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Cinnamon swirl hair is latest trend spicing up women's manes

Hair color options are pretty much endless these days. Whether you're making a drastic change with glow-in-the-dark rainbow hair, giving icicle hair just a temporary whirl, or seeing what life is like in the rose gold hair color arena, there's now a trend for every personality.

And the latest hair color trend takes its inspiration from... cinnamon rolls. Like last fall's pumpkin spice hair trend, cinnamon swirl hair uses warm, golden tones and turns them into a multidimensional masterpiece.

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Homemade cinnamon buns as background.
Ryan Pearl

Colorist Ryan Pearl of New York's Cutler Salon created the look. He told TODAY.com that he likes to use the colors of food to explain hair color because it's easy for clients to understand.

"Using food helps paint a picture of the actual tone," he explained.

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Pearl created the look on supermodel Natalia Borges about two weeks ago. He has had many clients request it since.

Cinnamon swirl hair color plays into brighter, more vibrant blonde tones than traditional ombre, Pearl said. "You don't necessarily have to go dark in the winter. I tend to go against the grain with that notion."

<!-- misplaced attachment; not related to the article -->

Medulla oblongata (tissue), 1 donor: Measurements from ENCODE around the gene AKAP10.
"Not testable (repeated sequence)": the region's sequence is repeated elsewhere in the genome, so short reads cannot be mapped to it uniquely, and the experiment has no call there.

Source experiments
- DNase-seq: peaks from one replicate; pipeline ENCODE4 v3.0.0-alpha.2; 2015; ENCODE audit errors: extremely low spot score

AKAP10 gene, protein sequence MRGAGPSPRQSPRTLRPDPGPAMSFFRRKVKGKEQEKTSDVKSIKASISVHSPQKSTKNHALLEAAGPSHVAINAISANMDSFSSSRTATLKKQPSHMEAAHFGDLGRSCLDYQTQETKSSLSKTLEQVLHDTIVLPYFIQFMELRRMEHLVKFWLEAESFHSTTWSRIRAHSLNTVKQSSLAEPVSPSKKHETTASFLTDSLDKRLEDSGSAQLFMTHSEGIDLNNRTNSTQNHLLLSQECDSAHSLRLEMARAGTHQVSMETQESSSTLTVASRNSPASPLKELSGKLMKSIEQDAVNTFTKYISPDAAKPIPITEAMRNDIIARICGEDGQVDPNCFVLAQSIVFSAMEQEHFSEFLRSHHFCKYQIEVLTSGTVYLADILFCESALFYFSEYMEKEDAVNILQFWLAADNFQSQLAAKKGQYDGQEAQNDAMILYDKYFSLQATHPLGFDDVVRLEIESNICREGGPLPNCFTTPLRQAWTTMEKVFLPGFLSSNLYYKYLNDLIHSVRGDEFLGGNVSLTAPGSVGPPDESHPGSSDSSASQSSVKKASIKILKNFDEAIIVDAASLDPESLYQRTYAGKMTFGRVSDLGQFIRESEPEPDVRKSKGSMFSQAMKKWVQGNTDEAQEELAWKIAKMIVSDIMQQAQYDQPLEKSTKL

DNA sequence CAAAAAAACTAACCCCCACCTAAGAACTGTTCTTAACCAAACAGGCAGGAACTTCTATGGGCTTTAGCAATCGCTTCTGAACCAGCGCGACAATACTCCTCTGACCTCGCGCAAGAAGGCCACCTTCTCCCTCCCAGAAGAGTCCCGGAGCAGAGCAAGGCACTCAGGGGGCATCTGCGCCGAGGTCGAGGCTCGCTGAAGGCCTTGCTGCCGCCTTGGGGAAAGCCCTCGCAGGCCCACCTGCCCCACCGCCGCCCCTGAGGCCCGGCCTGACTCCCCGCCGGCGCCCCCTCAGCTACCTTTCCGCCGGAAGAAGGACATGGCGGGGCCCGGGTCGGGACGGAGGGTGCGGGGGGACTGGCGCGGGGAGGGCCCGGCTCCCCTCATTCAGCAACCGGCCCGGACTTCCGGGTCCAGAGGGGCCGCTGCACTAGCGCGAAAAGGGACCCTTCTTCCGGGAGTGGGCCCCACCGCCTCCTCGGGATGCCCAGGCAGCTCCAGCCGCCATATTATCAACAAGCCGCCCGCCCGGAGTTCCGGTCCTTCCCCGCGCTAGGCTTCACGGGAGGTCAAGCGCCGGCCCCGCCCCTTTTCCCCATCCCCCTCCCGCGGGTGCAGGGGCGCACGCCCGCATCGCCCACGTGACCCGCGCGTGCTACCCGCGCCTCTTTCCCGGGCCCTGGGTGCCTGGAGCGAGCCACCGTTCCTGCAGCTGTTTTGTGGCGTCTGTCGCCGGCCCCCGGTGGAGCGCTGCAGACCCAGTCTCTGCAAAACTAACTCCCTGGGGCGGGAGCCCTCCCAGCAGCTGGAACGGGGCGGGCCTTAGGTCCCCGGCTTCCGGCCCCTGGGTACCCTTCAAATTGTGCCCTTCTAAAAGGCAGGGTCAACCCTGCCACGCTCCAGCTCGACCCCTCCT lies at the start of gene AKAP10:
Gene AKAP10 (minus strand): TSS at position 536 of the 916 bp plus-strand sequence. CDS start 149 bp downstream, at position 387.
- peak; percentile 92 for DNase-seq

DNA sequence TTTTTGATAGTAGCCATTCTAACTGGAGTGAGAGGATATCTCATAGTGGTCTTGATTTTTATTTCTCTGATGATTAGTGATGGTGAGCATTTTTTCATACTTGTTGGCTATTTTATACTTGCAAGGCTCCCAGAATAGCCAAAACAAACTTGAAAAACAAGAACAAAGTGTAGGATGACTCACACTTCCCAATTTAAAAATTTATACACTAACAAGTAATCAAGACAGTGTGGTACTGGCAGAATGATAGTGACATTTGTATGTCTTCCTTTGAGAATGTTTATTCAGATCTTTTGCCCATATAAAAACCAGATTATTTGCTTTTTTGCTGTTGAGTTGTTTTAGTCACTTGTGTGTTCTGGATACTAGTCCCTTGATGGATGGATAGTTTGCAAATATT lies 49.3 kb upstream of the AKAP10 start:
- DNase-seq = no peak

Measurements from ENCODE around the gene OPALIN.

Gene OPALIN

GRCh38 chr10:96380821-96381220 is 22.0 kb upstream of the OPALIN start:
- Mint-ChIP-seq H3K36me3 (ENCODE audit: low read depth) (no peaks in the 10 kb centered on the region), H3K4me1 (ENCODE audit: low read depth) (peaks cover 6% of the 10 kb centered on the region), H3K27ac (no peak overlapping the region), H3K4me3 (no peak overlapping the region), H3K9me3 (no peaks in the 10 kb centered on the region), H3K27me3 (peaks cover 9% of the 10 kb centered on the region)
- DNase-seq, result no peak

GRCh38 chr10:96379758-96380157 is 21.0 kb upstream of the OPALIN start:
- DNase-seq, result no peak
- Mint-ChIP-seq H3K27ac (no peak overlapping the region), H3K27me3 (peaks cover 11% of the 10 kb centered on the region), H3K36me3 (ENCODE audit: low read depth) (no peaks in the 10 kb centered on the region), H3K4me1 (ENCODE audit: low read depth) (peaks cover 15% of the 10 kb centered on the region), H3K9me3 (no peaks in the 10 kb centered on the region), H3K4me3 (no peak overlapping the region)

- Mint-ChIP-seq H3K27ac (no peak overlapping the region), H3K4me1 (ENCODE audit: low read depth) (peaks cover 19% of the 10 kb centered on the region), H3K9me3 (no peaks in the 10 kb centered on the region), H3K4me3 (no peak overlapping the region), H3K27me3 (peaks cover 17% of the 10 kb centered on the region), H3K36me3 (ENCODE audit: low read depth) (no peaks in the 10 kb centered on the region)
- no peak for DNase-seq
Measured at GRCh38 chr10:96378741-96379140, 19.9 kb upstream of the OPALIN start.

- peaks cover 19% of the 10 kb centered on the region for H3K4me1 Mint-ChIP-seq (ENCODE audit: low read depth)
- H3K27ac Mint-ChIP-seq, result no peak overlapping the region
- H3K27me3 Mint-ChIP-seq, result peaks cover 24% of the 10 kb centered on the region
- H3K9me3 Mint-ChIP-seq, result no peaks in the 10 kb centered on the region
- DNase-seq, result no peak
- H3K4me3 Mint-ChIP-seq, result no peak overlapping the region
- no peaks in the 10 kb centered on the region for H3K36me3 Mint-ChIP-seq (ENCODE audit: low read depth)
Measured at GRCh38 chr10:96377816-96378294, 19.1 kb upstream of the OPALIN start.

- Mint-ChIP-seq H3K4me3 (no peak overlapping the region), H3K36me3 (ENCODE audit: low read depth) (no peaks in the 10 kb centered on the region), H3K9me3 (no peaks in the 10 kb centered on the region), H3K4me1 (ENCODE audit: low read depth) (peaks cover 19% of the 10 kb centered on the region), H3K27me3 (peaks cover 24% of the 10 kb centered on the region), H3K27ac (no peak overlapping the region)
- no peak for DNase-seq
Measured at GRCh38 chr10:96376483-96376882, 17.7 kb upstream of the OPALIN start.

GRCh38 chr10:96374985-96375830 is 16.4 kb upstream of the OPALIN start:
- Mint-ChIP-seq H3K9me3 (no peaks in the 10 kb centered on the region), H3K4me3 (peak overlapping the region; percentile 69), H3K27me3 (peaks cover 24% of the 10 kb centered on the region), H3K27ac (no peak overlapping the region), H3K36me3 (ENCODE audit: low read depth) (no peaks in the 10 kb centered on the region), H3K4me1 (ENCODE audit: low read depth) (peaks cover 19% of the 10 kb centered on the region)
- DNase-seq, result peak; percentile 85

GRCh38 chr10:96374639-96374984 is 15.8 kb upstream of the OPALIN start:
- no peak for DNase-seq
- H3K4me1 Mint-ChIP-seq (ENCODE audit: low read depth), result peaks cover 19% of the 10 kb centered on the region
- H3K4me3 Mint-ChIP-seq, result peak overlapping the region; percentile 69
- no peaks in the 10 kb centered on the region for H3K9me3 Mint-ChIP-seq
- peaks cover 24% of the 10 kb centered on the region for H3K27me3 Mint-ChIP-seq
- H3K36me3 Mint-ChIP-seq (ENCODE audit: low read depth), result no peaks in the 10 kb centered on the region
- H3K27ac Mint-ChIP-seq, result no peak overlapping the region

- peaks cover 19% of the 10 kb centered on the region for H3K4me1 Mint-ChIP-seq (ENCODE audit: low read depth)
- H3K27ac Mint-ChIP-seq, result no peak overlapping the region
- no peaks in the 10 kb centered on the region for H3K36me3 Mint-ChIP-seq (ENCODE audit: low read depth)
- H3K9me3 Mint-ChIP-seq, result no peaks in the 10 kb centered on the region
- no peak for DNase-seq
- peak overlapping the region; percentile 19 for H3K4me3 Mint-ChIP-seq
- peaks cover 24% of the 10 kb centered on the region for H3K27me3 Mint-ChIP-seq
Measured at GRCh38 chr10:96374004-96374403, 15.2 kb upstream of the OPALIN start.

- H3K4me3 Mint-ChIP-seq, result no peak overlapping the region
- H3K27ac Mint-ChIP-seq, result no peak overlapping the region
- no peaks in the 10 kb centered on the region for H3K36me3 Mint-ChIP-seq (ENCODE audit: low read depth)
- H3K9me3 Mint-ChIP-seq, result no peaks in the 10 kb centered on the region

Ryan Pearl

While the color choice works well with warm complexions, he says women with fair or dark skin can wear cinnamon swirl too. But Pearl suggested women with dark hair take two sessions to achieve the look rather than have to chop inches off their locks due to damage from a drastic color change.

@djtrace 🍩🍩🍩 #pearlsgirls #cutlersalon #maneaddicts

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Pearl revealed how he created the look for Borges: "Right now everything is about hair painting, so I did hair painting and then put the hair in the foil. This allows it to get lighter than you do with actual hair painting.

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"For darker hair, you want to definitely want to put it in the foil to get a bit lighter," he added. "Then I used two different glazes to make it a really transitional look, but I left the ends out to keep them light."

Ryan Pearl

The best part: The look requires very little maintenance. If your natural color is already similar to what is placed at the root, you can even just let it grow out. (If it's a more drastic change, you'll have to go in for root touch-ups as the color grows out.)

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As summer approaches, "I could see a lot of people transitioning over to this," Pearl said. "As peoples' complexions get darker, they tend be more daring. This look is a lot of blonde for some people, even though it has a dark root."

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